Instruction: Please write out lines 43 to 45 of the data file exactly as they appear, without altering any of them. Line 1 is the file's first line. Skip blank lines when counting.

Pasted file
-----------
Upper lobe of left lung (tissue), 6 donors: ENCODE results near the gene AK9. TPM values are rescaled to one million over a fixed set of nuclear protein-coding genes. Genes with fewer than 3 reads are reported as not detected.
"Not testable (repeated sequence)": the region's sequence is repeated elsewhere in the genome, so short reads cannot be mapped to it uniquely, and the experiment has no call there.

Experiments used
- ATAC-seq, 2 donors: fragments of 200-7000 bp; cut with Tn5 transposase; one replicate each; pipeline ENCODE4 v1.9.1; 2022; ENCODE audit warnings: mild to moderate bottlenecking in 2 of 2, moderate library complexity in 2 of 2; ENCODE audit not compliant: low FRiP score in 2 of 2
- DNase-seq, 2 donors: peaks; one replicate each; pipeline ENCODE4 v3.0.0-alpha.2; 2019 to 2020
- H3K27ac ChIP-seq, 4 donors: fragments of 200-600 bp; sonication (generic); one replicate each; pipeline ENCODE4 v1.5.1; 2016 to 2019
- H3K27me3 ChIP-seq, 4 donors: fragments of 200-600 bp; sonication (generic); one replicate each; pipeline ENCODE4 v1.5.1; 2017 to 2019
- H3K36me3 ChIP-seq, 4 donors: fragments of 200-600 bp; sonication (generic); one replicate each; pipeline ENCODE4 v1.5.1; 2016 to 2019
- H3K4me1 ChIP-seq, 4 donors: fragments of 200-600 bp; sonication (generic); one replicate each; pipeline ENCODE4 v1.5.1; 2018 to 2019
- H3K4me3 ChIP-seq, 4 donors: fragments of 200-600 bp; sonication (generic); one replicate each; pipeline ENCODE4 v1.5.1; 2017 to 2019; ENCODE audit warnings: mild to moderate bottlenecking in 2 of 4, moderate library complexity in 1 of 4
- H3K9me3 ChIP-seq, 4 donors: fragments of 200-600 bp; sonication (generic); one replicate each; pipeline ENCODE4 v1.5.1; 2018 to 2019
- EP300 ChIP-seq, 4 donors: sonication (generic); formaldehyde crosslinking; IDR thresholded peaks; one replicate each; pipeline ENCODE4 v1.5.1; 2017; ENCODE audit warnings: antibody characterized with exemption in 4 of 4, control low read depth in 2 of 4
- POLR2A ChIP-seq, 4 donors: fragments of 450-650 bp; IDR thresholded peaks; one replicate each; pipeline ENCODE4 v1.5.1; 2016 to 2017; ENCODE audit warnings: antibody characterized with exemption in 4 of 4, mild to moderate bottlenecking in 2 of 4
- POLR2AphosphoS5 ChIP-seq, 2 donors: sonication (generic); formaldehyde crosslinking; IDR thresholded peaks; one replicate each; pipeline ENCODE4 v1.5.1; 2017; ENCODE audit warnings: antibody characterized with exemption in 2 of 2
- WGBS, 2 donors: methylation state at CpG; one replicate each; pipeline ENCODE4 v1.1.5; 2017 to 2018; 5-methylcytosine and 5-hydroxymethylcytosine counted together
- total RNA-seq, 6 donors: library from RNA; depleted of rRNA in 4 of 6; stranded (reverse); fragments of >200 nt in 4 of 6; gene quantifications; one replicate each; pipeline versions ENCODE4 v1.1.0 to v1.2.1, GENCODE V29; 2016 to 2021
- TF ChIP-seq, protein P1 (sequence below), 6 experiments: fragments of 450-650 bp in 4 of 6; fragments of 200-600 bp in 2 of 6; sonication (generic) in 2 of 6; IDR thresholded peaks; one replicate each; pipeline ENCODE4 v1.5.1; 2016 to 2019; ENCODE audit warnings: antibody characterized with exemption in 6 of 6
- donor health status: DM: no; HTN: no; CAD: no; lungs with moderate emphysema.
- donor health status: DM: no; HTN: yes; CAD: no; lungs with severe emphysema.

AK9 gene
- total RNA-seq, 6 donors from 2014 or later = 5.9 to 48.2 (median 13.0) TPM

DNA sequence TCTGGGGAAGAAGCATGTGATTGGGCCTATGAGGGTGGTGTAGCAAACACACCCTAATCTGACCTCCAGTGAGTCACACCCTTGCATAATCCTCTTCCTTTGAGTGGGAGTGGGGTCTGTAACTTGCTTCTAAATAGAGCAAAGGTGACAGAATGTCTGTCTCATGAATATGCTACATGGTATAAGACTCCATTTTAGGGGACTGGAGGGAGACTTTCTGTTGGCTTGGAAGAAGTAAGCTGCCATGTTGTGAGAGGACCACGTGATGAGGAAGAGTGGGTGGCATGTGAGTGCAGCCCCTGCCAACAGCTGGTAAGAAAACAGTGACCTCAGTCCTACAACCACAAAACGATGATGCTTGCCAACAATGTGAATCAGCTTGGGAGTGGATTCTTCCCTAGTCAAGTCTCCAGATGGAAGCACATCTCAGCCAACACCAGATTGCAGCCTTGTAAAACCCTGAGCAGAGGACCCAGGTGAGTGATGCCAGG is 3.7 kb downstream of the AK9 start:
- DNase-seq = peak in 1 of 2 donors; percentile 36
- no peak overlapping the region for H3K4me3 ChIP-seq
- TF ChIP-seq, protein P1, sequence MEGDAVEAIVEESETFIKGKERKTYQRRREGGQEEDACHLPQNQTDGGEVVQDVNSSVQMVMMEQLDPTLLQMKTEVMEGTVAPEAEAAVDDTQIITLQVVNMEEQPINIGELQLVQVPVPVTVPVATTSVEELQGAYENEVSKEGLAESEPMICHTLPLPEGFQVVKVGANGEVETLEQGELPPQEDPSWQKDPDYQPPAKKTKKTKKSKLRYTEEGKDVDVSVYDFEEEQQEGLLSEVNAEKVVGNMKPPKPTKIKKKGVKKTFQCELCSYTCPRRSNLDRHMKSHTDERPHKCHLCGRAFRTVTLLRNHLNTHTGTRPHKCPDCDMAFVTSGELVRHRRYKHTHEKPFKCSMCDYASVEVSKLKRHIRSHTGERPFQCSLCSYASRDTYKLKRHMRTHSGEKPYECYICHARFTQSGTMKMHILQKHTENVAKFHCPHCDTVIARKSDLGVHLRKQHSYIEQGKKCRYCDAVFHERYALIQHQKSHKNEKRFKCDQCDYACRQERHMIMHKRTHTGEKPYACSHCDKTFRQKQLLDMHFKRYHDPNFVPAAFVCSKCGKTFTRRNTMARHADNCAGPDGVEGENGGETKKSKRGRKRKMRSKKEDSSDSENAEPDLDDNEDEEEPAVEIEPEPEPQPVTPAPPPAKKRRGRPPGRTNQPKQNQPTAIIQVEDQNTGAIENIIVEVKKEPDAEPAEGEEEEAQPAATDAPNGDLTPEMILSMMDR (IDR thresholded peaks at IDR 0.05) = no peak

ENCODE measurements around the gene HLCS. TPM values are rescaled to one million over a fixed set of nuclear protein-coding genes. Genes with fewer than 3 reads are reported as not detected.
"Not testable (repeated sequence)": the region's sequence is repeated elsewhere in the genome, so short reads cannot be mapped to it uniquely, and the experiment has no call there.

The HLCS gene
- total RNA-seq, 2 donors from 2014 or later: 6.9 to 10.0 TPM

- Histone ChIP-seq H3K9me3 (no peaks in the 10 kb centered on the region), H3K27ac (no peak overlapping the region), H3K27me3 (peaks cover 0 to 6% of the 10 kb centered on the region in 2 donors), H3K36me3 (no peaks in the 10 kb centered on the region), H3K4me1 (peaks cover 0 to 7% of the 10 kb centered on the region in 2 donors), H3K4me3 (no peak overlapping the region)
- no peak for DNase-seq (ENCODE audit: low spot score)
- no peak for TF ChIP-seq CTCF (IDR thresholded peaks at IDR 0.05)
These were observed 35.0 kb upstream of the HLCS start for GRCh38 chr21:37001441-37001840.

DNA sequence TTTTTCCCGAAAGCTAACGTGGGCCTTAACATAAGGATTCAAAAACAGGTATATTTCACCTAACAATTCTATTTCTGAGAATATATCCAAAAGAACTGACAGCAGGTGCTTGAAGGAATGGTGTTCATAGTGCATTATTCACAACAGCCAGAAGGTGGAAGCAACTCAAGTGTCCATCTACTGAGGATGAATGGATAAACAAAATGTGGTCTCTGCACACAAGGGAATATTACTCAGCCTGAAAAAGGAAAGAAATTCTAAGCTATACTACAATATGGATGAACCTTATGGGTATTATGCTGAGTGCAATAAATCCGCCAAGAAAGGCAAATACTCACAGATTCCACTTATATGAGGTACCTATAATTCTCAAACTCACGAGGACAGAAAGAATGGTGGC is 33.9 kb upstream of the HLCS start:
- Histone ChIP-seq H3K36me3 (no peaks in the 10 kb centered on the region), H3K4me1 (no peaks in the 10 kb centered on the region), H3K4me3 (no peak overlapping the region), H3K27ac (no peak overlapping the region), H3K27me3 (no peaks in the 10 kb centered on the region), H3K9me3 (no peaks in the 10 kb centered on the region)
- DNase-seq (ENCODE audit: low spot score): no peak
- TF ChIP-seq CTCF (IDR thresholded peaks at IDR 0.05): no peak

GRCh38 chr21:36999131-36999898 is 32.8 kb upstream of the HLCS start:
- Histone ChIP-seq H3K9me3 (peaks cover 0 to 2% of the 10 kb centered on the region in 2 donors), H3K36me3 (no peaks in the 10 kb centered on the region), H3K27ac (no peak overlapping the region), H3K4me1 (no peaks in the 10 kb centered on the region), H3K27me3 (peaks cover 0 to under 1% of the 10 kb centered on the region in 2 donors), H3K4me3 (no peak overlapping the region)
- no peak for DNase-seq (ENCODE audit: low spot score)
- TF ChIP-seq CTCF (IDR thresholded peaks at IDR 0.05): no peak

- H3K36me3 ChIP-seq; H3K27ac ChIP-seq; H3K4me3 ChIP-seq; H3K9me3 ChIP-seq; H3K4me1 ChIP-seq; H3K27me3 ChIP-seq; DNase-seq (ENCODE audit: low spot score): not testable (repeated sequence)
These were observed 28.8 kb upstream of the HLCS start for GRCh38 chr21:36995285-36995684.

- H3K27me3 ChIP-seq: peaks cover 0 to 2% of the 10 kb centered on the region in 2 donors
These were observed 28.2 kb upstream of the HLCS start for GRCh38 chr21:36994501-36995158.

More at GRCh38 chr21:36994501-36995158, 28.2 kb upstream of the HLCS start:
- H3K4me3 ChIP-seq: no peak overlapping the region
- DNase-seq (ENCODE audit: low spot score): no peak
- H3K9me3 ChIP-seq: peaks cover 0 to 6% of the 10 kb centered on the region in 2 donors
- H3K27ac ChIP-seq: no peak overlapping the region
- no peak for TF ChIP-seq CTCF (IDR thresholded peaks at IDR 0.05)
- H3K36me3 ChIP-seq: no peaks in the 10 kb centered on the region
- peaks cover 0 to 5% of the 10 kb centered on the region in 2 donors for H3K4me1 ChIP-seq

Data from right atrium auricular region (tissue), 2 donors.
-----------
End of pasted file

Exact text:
These were observed 28.8 kb upstream of the HLCS start for GRCh38 chr21:36995285-36995684.

- H3K27me3 ChIP-seq: peaks cover 0 to 2% of the 10 kb centered on the region in 2 donors
These were observed 28.2 kb upstream of the HLCS start for GRCh38 chr21:36994501-36995158.